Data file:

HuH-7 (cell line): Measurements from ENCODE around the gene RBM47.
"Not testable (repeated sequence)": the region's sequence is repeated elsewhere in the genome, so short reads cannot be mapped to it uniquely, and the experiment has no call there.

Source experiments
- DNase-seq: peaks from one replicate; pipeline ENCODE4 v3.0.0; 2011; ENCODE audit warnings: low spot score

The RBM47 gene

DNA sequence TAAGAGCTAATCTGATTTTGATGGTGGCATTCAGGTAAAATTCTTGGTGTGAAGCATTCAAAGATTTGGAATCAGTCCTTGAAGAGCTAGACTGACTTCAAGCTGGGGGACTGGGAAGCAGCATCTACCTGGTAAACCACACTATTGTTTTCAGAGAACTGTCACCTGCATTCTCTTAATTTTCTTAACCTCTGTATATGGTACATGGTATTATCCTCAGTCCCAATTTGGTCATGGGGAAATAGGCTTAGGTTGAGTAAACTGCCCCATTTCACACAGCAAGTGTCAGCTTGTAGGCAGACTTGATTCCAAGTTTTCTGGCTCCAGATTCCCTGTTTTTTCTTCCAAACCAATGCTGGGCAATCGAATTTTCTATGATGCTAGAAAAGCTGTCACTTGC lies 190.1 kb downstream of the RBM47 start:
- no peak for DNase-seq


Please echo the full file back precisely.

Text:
HuH-7 (cell line): Measurements from ENCODE around the gene RBM47.
"Not testable (repeated sequence)": the region's sequence is repeated elsewhere in the genome, so short reads cannot be mapped to it uniquely, and the experiment has no call there.

Source experiments
- DNase-seq: peaks from one replicate; pipeline ENCODE4 v3.0.0; 2011; ENCODE audit warnings: low spot score

The RBM47 gene

DNA sequence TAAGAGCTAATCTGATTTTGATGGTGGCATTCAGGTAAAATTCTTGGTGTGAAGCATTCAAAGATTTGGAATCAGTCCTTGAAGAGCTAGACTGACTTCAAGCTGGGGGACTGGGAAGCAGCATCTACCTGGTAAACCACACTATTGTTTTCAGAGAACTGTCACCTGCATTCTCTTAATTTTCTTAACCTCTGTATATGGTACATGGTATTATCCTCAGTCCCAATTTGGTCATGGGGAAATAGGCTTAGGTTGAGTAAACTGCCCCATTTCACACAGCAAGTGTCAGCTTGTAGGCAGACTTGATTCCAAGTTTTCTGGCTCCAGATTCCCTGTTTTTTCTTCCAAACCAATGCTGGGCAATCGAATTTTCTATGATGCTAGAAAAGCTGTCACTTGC lies 190.1 kb downstream of the RBM47 start:
- no peak for DNase-seq